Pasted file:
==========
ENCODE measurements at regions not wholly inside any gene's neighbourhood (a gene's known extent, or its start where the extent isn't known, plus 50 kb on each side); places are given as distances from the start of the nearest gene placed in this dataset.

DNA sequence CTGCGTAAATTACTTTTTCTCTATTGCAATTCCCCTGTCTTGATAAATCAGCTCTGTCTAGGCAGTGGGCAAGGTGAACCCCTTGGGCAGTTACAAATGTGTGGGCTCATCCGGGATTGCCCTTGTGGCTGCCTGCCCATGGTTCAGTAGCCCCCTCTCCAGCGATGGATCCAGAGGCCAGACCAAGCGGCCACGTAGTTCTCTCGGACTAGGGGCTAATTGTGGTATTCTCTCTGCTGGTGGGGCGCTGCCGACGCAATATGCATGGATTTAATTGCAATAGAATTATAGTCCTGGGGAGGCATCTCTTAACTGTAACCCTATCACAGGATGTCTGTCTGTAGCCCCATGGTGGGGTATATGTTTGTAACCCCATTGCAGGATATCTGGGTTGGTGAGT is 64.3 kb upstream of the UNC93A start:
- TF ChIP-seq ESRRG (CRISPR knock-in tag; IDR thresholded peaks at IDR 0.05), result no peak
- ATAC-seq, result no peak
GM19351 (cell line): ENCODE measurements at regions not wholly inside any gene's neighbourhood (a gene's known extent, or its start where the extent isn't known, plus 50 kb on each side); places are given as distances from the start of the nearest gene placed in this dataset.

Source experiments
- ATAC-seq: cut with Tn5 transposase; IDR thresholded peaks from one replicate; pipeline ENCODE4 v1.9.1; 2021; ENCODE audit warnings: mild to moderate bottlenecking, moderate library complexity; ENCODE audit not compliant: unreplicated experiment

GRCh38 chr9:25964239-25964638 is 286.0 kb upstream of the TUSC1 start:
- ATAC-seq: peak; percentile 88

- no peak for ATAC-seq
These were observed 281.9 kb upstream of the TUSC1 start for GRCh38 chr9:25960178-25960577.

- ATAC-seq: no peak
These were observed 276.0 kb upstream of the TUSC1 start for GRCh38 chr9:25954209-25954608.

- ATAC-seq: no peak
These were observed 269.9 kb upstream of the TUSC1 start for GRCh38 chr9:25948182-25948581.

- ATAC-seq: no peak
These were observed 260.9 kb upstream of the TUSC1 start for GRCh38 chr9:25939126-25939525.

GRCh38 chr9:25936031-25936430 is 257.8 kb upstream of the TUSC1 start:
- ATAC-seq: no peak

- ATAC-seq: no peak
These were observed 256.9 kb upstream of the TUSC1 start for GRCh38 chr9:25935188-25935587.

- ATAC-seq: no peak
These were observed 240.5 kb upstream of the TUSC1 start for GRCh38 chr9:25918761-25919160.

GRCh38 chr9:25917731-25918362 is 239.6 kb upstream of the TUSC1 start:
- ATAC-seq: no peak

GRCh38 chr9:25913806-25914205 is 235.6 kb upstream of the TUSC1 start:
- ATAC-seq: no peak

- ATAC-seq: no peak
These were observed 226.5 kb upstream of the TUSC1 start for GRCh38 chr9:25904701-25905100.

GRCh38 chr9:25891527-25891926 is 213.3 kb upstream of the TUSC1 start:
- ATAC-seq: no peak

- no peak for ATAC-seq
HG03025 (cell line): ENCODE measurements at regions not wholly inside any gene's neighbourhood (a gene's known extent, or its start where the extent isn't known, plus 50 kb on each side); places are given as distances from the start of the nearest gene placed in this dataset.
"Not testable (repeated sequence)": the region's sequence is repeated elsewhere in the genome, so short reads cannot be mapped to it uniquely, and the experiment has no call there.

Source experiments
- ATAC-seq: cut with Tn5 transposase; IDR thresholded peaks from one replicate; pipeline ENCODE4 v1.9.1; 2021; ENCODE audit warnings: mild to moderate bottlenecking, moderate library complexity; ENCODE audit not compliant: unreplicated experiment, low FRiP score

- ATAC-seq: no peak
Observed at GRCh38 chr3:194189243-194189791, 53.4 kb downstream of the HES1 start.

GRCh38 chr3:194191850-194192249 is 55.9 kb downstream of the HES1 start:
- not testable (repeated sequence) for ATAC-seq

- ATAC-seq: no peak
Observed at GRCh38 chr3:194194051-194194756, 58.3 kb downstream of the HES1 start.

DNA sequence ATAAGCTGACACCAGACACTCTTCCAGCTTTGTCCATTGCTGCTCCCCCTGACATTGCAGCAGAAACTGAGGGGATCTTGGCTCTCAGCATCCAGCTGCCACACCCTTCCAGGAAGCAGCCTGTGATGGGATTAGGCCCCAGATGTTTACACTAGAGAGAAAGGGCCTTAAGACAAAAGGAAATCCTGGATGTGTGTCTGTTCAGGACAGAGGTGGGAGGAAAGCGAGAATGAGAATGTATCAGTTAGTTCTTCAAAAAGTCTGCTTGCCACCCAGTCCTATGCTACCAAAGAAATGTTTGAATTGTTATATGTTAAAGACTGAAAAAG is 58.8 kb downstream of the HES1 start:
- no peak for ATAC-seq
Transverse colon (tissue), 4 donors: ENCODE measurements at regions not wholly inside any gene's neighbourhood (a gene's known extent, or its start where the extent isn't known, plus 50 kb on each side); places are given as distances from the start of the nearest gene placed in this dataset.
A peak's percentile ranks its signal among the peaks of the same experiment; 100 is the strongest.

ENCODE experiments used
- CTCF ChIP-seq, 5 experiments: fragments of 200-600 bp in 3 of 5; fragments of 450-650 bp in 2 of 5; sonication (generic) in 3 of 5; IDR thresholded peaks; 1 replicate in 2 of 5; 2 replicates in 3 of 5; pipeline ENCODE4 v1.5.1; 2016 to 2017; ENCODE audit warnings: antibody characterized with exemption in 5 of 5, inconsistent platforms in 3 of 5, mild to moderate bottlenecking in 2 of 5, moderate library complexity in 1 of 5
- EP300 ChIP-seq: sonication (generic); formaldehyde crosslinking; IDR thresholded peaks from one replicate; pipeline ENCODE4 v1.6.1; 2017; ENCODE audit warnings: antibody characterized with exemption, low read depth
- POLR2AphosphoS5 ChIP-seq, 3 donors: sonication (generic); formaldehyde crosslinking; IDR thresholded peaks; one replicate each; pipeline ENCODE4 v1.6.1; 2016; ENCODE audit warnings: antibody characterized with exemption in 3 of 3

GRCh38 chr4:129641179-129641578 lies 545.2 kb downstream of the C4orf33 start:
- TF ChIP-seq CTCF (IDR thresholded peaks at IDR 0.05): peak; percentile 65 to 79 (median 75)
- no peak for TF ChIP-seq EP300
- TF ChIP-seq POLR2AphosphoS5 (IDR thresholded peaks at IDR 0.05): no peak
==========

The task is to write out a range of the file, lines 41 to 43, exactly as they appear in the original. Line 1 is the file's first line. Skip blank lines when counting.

- ATAC-seq: no peak
Observed at GRCh38 chr3:194194051-194194756, 58.3 kb downstream of the HES1 start.

DNA sequence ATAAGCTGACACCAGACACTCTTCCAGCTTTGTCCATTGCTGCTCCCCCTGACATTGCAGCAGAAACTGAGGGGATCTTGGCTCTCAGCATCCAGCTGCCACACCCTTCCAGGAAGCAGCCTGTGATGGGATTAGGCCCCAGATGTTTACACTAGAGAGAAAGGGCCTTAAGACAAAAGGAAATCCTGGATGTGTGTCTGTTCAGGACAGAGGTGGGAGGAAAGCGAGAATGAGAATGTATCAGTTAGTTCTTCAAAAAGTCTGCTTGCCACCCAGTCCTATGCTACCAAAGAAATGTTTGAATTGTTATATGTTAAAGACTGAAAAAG is 58.8 kb downstream of the HES1 start: